The biggest weakness for Buffalo throughout the season was the run defense. The Bulls ranked ninth in the MAC in rushing defense with 186.1 yards allowed a game. Part of that responsibility falls on the D-line. The Bulls also got just 12 sacks from its down linemen.

Junior defensive tackles Brandon Crawford and Max Perisse played well at times, but could have added more production. The pair combined for 60 tackles and three sacks.

As for the defensive ends, the Bulls had several underclassmen fill out the roster and all experienced playing time. Sophomore Demone Harris led the group with 22 tackles and 1.5 sacks, while freshman Solomon Jackson and sophomore Charles Harris combined for 26 tackles and three sacks.

The defensive line is the position that has to improve the most for Buffalo to contend in the MAC next season.

Linebackers: A-

This was the group that was supposed to struggle. It turned out to be the best unit on the team.

The trio of seniors Nick Gilbo and Okezie Alozie and junior Brandon Berry was Buffalo’s most impressive unit on the defensive side of the ball. Gilbo finished with a team-high 113 tackles, 3.5 sacks and 12 tackles for losses, while Berry had 104 tackles and 11.5 tackles for losses.

Alozie showed his ability as a tackler and a playmaker in his final season, finishing with 85 tackles on the season, five sacks, 10.5 tackles for losses, two forced fumbles and two interceptions.

Secondary: C

After a strong start, the Buffalo secondary had a weak finish to the season. Overall, the team finished right in the middle of the conference, sixth, in pass defense. But several players return in 2016, making it one of the more experienced units on the defensive side of the ball.

Senior cornerback Marqus Baker ends his career with 71 tackles and 12 pass breakups. Junior cornerback Boise Ross finished with 52 tackles, two interceptions and a team-high 18 pass breakups, but those two interceptions and 10 of his breakups came in the first four games.

The biggest question mark for Buffalo secondary heading into the season was the safeties. But overall sophomore safeties Ryan Williamson and Andrews Dadeboe well enough. Williamson had 83 tackles, two interceptions and one forced fumble and Dadeboe finished with 36 tackles and two picks.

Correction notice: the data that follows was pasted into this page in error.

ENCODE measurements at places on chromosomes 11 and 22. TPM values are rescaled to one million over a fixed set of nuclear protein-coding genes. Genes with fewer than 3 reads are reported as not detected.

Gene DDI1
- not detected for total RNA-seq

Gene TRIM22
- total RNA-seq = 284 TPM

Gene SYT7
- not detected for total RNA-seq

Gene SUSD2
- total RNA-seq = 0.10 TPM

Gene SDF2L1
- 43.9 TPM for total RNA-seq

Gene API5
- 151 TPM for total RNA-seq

The Bulls have a spot open at one of its two outside cornerback positions, but the other three positions appear to be locked in heading into spring ball.

Special teams: A-

Buffalo’s special teams may be the biggest improvement from last year’s squad.

A freshman kicker and a senior punter were the faces of this unit, and excelled doing so. Freshman Adam Mitcheson went 13-of-19 in field goal kicking during his first season with Buffalo, while senior Tyler Grassman proved to be one of the best all-around kickers in the conference.

He was responsible for 25 touchbacks and averaged 41 yards per punt this season while talking home multiple Player of the Weeks honors.

Coaching: B

For his first season as a Division-I head coach, Leipold did a great job of getting several underclassmen playing time and incorporating them into future roles. The Bulls had a combined 32 freshmen and sophomores get playing time this season, setting up for future success.

Buffalo also impressed in wins over Ohio and Kent State and even in a loss to Penn State in Happy Valley.

As for the negatives, the Bulls had several gaffs and questionable play calls throughout conference play. It was also telling that the Bulls often struggled in the first half and had to recover in the second half. They made great halftime adjustments, but had several slow starts.

Still, Leipold showed why he was a great coach in Division III and why he may be the one to turn the Bulls around.

Quentin Hayes is the co-senior sports editor and can be reached at quentin.haynes@ubspectrum.com. Follow him on Twitter at @HaynesTheWriter.